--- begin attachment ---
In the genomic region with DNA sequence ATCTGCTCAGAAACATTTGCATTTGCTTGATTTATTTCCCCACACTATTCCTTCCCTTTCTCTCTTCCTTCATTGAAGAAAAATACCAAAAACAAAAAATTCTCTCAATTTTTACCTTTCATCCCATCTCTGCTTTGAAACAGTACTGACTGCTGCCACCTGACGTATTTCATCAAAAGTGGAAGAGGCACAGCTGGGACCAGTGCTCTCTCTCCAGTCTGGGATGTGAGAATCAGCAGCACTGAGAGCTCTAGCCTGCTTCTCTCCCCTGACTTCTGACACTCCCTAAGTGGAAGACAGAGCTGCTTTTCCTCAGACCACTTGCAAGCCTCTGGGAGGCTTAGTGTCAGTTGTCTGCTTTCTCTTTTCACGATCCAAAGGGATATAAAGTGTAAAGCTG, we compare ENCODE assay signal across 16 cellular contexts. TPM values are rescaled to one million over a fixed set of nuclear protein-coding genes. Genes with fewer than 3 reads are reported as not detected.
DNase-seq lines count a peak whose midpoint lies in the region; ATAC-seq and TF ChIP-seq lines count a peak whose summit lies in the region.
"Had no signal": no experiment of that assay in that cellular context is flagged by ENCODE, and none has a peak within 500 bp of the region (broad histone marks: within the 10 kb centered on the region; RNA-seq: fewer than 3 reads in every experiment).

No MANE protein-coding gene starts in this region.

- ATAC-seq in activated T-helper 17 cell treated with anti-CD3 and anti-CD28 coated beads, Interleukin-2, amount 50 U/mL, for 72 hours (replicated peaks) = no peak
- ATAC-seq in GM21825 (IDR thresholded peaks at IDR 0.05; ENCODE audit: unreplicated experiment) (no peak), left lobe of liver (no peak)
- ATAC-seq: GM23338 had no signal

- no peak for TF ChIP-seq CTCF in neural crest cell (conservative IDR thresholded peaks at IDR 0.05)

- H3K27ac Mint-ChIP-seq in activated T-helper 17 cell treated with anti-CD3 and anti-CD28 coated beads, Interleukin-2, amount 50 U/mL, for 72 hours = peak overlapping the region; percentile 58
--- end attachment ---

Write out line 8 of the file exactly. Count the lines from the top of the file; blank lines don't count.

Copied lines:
- no peak for TF ChIP-seq CTCF in neural crest cell (conservative IDR thresholded peaks at IDR 0.05)